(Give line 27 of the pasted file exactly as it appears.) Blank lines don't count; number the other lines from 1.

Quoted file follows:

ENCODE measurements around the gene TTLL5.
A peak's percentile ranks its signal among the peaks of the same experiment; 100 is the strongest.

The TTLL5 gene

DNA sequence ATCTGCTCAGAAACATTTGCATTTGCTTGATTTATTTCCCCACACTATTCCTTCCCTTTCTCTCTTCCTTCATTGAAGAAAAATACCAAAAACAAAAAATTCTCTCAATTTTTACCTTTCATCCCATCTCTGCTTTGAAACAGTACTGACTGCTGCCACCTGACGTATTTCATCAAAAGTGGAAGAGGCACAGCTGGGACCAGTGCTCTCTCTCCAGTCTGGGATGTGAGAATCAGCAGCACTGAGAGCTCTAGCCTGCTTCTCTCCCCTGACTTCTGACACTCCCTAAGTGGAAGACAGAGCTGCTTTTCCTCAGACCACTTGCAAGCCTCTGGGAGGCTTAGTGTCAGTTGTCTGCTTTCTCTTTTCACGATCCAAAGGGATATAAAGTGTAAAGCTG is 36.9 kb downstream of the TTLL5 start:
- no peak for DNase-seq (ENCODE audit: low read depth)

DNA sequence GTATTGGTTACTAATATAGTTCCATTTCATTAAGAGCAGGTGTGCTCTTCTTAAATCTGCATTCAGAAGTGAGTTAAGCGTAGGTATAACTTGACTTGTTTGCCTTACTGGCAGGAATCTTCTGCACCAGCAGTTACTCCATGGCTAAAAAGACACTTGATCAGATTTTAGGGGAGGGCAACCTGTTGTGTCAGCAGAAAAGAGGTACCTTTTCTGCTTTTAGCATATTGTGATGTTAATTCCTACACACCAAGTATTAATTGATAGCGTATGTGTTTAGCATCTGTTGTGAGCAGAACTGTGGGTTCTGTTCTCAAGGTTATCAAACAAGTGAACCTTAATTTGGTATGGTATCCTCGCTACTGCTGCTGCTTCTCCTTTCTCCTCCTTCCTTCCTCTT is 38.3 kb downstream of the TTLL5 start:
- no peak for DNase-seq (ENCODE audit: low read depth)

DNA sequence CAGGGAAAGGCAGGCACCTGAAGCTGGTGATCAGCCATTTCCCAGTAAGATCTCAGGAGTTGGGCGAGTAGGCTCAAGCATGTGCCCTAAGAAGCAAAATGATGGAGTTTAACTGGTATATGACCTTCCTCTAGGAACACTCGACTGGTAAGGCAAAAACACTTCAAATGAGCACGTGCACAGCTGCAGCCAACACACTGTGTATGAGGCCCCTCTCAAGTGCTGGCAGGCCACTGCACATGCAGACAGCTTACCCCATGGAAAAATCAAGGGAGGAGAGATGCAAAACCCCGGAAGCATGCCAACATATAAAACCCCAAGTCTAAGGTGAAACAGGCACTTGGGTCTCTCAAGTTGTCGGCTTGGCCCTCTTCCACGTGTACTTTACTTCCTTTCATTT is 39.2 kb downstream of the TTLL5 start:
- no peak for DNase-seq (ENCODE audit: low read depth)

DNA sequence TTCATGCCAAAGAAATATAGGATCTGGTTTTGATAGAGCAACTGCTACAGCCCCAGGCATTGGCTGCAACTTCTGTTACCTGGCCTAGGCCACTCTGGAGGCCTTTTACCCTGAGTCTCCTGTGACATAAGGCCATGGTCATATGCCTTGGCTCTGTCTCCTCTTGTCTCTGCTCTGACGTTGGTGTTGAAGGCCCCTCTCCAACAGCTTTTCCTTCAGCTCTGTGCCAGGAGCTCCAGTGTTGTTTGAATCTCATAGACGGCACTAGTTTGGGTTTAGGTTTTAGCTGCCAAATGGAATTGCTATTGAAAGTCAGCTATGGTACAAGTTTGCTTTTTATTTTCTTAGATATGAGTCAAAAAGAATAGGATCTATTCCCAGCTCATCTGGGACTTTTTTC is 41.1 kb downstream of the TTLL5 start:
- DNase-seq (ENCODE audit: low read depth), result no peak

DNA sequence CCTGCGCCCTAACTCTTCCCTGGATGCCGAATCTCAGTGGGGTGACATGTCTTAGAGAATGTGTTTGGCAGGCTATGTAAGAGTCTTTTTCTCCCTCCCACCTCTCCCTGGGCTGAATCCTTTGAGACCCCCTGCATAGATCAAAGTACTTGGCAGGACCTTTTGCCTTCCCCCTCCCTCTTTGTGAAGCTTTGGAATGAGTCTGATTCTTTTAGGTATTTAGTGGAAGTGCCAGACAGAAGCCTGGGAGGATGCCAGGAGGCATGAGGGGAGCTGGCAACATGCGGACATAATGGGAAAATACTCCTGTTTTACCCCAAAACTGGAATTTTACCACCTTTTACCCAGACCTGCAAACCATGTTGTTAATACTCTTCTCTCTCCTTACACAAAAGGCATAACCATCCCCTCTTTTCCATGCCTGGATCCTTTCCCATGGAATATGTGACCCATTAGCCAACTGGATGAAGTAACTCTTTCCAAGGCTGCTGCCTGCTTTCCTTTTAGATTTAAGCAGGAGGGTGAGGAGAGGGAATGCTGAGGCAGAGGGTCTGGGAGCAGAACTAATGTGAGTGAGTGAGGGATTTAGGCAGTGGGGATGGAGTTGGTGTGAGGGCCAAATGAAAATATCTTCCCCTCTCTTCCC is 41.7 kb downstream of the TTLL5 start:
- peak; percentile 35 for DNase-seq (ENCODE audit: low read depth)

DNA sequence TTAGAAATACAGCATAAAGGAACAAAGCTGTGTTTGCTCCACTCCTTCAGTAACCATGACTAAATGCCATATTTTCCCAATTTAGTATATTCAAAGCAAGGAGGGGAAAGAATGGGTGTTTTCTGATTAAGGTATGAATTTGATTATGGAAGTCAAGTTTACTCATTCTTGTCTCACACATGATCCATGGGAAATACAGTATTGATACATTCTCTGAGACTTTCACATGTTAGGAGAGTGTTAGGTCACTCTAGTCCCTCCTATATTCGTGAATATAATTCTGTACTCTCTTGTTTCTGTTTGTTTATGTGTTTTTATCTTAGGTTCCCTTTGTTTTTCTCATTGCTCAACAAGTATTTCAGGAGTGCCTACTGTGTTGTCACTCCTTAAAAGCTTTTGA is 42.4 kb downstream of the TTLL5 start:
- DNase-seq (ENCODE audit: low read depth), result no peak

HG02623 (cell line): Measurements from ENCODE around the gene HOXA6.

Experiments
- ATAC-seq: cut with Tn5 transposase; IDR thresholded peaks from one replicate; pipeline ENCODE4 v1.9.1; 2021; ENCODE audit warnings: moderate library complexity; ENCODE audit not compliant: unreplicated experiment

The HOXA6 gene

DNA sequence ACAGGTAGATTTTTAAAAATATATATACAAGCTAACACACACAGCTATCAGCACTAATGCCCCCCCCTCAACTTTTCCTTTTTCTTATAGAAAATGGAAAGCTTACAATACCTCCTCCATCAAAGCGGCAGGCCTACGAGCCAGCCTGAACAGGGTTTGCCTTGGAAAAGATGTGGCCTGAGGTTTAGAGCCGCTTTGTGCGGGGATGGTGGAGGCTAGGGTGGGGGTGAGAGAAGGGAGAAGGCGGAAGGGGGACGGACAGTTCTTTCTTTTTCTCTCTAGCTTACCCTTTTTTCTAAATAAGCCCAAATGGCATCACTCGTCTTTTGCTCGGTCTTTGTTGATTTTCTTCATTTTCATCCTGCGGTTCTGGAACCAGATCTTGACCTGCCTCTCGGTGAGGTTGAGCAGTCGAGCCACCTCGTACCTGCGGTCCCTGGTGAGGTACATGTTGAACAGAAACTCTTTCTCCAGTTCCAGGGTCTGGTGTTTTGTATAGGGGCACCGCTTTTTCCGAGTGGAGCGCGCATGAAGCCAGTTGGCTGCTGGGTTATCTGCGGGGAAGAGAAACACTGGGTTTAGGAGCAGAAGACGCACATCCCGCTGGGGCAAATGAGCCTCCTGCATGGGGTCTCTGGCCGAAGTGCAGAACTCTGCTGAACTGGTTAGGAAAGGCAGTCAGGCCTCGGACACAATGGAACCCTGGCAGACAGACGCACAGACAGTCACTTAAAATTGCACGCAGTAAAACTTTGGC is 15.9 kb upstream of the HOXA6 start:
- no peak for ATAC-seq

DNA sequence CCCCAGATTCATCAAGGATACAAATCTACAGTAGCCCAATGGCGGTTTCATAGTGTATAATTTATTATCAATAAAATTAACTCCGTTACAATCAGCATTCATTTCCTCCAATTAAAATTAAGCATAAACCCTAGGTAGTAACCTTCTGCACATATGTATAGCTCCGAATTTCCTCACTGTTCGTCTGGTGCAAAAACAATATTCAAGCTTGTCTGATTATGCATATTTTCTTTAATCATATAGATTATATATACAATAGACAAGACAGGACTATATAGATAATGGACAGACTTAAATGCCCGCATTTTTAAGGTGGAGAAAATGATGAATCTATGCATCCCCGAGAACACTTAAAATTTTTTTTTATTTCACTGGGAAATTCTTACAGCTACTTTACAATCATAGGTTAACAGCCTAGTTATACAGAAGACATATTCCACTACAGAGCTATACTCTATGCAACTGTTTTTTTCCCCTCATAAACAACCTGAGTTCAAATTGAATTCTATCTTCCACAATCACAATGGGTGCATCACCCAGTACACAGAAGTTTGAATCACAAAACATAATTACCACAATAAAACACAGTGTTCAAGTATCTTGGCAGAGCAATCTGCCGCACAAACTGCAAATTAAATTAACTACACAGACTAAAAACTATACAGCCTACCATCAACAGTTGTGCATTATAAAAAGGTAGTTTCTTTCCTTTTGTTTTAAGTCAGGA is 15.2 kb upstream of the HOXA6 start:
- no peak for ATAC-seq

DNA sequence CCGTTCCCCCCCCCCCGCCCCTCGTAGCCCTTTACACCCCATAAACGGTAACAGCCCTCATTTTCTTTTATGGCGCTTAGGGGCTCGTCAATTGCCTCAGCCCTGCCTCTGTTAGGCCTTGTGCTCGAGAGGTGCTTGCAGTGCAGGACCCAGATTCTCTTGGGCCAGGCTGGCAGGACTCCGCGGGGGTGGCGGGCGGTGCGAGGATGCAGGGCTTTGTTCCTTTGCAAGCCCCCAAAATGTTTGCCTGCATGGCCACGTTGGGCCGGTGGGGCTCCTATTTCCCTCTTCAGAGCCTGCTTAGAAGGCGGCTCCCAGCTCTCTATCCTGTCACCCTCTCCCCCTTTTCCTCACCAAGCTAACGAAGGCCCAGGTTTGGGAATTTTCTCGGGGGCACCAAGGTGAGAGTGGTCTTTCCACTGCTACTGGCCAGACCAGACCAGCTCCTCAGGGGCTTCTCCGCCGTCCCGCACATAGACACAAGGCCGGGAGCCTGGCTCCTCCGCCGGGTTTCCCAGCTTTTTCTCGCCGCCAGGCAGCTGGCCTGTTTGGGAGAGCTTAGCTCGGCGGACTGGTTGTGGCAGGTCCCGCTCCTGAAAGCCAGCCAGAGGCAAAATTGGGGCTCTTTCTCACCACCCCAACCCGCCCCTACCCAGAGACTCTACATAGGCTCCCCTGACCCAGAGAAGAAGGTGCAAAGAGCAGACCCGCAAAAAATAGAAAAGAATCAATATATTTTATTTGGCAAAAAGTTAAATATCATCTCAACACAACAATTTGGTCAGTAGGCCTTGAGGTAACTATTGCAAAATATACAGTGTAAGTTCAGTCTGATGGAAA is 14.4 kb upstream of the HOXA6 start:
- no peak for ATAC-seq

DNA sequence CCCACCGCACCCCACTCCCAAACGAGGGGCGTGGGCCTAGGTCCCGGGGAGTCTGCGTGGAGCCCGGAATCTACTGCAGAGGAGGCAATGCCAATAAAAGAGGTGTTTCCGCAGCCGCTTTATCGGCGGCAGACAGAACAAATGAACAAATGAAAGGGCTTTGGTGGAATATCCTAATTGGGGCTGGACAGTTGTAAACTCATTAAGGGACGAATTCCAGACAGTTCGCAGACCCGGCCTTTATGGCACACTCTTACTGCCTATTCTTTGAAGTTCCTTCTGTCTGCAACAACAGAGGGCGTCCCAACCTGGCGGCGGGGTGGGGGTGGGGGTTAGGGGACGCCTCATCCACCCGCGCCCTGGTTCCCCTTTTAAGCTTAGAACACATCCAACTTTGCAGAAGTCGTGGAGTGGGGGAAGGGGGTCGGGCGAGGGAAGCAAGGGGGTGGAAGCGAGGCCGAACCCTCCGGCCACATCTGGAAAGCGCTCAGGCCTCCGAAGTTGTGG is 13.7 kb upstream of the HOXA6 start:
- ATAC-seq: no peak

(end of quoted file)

- ATAC-seq: no peak